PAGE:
November 7, 2013
Happy 100th birthday, Albert Camus
by Julia Fleischaker
November 7 is the 100th anniversary of Albert Camus’ birth. The author of The Stranger, The Plague, and The Fall, among others, Camus remains a huge presence in French literature, and the milestone is being celebrated around the world. (Except probably in Algeria, but more on that later). At points in his life, Camus was a footballer, a journalist, an author, a colonialist, and a Communist, but not, in his mind, an existentialist.
Camus was born and raised in Algeria, then a French colony, in less than fortunate circumstances. Ray Cavanaugh writes on Philosophy Now, “He was born on November 7, 1913, into a largely illiterate family, and raised in the slums of Algiers. Albert’s mother, Catherine Sintès, came from a poor family that had migrated to Algeria from the Balearic Islands of Spain. His father, Lucien Camus, was a native French-Algerian who labored as a farmhand, belonging to a class of agricultural workers known as pieds-noirs for their muddy feet.”
Camus’ father died in 1914, in WWI’s Battle of the Marne, and Albert and his mother, who was illiterate and nearly deaf, struggled to survive, and even had to give up their home. Cavanaugh writes vividly of how difficult this was:
Albert and his mother were forced to move into a three-room apartment in Algiers, where he joined his grandmother and two uncles, all of whom were illiterate. In this setting, without running water or electricity, the indigent young Albert suffered from malnourishment and ongoing physical abuse from his “brutal, authoritarian grandmother.” Her tyrannical personality might well have influenced his later crusade against totalitarian regimes.
Camus excelled in school, and with the help of Louis Germain—a teacher Camus wrote about in The First Man—he received a scholarship that allowed him to move on to high school. Camus then entered the University of Algiers, and was a generally happy student, but at 17, a promising soccer (football) career was cut short when he was diagnosed with tuberculosis:
Camus’ years of teenage exuberance were cut short when, at the age of 17, doctors diagnosed tuberculosis. Constantly short of breath, he was forced to abandon a promising soccer career, and would suffer relapses throughout his life. Despite the often-debilitating illness, he graduated in 1936 from the University of Algiers with a philosophy degree. After a stint of uninspiring office work, Camus was hired in 1938 as a reporter for a new daily newspaper, the Alger Républicain, covering everything from murder trials to a famine in the mountain region of Kabylia, 50 miles east of Algiers. That exposé of government neglect infuriated colonial authorities. They shut down the paper and blacklisted Camus, making him unemployable as a journalist.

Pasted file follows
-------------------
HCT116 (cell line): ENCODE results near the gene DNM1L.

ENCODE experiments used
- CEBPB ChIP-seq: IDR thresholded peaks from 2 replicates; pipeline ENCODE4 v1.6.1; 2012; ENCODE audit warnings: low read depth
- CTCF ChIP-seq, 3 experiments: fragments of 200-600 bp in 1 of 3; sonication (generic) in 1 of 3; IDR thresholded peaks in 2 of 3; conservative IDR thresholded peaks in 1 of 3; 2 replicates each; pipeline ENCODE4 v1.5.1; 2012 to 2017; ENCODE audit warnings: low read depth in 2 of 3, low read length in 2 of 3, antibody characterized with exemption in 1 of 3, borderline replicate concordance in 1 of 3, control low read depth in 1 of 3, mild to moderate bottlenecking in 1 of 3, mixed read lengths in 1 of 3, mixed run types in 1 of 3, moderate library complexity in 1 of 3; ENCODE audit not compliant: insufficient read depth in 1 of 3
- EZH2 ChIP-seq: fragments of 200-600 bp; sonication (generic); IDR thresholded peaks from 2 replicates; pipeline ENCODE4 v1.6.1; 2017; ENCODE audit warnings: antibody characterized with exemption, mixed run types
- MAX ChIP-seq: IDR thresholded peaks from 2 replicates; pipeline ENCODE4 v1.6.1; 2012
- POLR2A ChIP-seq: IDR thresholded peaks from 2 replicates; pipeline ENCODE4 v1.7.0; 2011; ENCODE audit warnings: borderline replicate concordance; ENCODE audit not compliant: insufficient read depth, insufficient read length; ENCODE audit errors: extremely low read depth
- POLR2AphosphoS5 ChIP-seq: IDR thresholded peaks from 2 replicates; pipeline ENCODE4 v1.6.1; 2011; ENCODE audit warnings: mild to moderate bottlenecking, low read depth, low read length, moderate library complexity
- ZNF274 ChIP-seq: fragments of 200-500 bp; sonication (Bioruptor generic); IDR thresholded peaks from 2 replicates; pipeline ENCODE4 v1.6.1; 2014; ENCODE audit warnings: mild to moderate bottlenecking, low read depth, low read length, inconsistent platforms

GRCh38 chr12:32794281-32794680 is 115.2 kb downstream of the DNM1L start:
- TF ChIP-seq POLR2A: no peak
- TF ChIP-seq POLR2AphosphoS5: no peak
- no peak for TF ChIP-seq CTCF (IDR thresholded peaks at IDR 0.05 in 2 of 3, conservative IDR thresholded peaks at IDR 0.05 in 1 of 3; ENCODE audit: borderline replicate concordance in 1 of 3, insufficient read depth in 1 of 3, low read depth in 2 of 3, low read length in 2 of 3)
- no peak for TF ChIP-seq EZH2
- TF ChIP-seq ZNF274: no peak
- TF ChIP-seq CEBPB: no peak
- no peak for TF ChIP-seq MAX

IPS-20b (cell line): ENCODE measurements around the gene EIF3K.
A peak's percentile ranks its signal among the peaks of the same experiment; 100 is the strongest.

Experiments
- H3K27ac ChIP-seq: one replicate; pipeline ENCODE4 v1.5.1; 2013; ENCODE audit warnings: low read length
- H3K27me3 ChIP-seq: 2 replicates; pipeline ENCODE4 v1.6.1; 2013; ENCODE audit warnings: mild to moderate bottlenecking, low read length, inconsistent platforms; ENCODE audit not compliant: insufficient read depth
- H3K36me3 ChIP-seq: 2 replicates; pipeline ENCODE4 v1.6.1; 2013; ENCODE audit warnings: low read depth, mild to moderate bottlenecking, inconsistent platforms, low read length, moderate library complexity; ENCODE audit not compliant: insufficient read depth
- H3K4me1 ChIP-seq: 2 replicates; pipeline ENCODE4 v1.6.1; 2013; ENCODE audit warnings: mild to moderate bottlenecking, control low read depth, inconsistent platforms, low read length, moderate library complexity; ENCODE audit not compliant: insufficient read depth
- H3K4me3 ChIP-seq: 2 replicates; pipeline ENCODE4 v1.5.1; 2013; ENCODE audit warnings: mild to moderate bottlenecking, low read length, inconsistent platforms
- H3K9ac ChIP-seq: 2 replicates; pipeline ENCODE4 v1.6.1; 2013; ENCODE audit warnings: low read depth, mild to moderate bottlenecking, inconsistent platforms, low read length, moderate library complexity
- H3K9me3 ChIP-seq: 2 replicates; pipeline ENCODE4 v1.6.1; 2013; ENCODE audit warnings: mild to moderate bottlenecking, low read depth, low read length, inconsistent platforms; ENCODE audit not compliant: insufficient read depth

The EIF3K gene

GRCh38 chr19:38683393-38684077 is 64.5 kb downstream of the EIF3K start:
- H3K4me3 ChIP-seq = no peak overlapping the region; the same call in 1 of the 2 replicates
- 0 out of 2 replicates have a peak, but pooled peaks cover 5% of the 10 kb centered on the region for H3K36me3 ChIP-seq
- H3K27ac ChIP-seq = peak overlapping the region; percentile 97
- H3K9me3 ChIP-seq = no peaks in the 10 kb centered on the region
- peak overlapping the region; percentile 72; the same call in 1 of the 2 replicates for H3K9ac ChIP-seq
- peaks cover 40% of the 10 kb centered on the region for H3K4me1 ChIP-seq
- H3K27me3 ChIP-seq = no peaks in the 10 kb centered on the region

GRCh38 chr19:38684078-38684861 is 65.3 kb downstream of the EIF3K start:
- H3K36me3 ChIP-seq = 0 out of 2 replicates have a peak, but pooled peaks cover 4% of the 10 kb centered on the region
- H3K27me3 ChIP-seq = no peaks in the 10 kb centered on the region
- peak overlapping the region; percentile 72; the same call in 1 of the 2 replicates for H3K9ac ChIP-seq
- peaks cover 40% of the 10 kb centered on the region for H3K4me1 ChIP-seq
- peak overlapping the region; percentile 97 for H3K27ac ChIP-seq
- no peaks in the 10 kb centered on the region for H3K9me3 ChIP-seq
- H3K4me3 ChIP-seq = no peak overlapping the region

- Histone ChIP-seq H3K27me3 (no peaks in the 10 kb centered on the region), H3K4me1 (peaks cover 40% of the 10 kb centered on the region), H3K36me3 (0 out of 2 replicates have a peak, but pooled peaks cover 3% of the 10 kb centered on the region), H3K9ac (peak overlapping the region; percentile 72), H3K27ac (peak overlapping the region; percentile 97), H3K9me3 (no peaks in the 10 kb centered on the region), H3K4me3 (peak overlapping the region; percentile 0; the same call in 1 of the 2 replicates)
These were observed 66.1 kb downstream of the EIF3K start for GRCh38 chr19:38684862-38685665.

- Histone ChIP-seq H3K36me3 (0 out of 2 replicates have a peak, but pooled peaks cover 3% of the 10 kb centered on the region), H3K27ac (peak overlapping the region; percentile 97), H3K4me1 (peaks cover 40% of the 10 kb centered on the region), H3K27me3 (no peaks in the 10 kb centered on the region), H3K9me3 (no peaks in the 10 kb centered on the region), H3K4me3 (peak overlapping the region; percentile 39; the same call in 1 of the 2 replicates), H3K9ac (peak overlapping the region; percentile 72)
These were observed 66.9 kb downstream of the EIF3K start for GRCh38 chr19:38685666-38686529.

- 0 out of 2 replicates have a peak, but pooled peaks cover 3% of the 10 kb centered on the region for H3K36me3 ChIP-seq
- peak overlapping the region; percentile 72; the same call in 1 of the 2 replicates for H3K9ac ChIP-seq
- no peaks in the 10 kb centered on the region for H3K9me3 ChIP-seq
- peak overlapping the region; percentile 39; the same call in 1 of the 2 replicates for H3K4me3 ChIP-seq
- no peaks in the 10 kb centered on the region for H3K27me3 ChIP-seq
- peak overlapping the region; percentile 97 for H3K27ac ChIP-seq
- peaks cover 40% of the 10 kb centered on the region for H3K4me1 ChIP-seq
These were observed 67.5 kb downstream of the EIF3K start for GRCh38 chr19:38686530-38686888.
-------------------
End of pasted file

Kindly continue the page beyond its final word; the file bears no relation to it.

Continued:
With his athletic career sidelined, and work as a journalist impossible in Algeria, Camus moved to France on the eve of the occupation in 1940; he joined the resistance, and eventually, the Communist Party.
Olivia Snaije writes in Publishing Perspectives about the next phase of his life.
During the 1940s and 50s he published his work, non-fiction and fiction, among which Le Mythe de Sisyphe(The Myth of Sisyphus), L’Homme Révolté (The Rebel), and his best-selling novels, L’Étranger (The Stranger) and La Peste (The Plague). Camus was a leading voice for social change and the French working class, but fell out with the left wing intelligentsia and modern philosophers such as Jean-Paul Sartre, following his rejection of communism and later on the subject of the French-Algerian war. Camus positioned himself neither for nor against independence, denouncing a “reign of terror” on both sides. Instead, he called for peace talks, favoring a federation that would include a mixed population of Algerian, French and other ethnicities, with equal rights for all.
Camus won the Nobel Prize for Literature in 1957, for “his important literary production, which with clear-sighted earnestness illuminates the problems of the human conscience in our times.” His life was tragically cut short when he died in a car accident at age 46.
At Smithsonian Magazine, Joshua Hammer has written “Why is Albert Camus Still A Stranger in His Native Algeria?” Visiting the Algerian settings of Camus’ youth, Hammer investigates the author’s colonialism and how it affected his legacy in Algeria.
At The Telegraph, Jim White has written of Camus’ years as a goalkeeper. At The Guardian, Geoff Dyer considers Camus, the hero.
And here, in its entirety, is Camus’ banquet speech upon receiving his Nobel Prize, three years before his death.
For more than twenty years of an insane history, hopelessly lost like all the men of my generation in the convulsions of time, I have been supported by one thing: by the hidden feeling that to write today was an honour because this activity was a commitment – and a commitment not only to write. Specifically, in view of my powers and my state of being, it was a commitment to bear, together with all those who were living through the same history, the misery and the hope we shared.
Julia Fleischaker is a former director of marketing and publicity at Melville House.